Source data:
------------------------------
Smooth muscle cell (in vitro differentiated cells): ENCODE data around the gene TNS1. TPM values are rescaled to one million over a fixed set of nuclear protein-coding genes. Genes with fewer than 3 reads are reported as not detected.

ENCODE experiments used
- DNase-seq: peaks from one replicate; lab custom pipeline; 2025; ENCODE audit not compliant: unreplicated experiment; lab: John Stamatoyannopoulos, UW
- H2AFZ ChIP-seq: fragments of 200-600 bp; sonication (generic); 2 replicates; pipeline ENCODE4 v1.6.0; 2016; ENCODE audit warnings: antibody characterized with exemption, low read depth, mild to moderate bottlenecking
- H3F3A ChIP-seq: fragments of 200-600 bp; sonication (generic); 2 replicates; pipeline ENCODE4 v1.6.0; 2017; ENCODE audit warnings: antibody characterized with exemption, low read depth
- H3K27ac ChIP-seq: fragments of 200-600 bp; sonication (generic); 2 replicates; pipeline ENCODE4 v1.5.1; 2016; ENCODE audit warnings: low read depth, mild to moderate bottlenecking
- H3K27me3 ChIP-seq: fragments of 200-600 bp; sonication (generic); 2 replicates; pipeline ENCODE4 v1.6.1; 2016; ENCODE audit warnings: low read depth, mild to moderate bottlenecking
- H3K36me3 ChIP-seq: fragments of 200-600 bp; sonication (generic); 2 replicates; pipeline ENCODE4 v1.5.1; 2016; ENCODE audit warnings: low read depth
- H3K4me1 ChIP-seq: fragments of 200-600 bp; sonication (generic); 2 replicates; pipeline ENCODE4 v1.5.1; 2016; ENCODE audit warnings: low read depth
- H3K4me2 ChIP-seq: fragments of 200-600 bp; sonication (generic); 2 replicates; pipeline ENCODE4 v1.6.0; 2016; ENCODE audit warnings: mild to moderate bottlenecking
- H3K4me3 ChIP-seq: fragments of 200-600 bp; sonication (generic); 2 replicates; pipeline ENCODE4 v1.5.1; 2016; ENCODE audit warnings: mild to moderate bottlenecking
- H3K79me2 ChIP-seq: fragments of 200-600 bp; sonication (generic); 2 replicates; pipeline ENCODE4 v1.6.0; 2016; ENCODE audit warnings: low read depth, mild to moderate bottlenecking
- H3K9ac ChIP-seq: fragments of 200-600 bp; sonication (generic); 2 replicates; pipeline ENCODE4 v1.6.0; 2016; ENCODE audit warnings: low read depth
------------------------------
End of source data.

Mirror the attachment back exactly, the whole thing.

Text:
Smooth muscle cell (in vitro differentiated cells): ENCODE data around the gene TNS1. TPM values are rescaled to one million over a fixed set of nuclear protein-coding genes. Genes with fewer than 3 reads are reported as not detected.

ENCODE experiments used
- DNase-seq: peaks from one replicate; lab custom pipeline; 2025; ENCODE audit not compliant: unreplicated experiment; lab: John Stamatoyannopoulos, UW
- H2AFZ ChIP-seq: fragments of 200-600 bp; sonication (generic); 2 replicates; pipeline ENCODE4 v1.6.0; 2016; ENCODE audit warnings: antibody characterized with exemption, low read depth, mild to moderate bottlenecking
- H3F3A ChIP-seq: fragments of 200-600 bp; sonication (generic); 2 replicates; pipeline ENCODE4 v1.6.0; 2017; ENCODE audit warnings: antibody characterized with exemption, low read depth
- H3K27ac ChIP-seq: fragments of 200-600 bp; sonication (generic); 2 replicates; pipeline ENCODE4 v1.5.1; 2016; ENCODE audit warnings: low read depth, mild to moderate bottlenecking
- H3K27me3 ChIP-seq: fragments of 200-600 bp; sonication (generic); 2 replicates; pipeline ENCODE4 v1.6.1; 2016; ENCODE audit warnings: low read depth, mild to moderate bottlenecking
- H3K36me3 ChIP-seq: fragments of 200-600 bp; sonication (generic); 2 replicates; pipeline ENCODE4 v1.5.1; 2016; ENCODE audit warnings: low read depth
- H3K4me1 ChIP-seq: fragments of 200-600 bp; sonication (generic); 2 replicates; pipeline ENCODE4 v1.5.1; 2016; ENCODE audit warnings: low read depth
- H3K4me2 ChIP-seq: fragments of 200-600 bp; sonication (generic); 2 replicates; pipeline ENCODE4 v1.6.0; 2016; ENCODE audit warnings: mild to moderate bottlenecking
- H3K4me3 ChIP-seq: fragments of 200-600 bp; sonication (generic); 2 replicates; pipeline ENCODE4 v1.5.1; 2016; ENCODE audit warnings: mild to moderate bottlenecking
- H3K79me2 ChIP-seq: fragments of 200-600 bp; sonication (generic); 2 replicates; pipeline ENCODE4 v1.6.0; 2016; ENCODE audit warnings: low read depth, mild to moderate bottlenecking
- H3K9ac ChIP-seq: fragments of 200-600 bp; sonication (generic); 2 replicates; pipeline ENCODE4 v1.6.0; 2016; ENCODE audit warnings: low read depth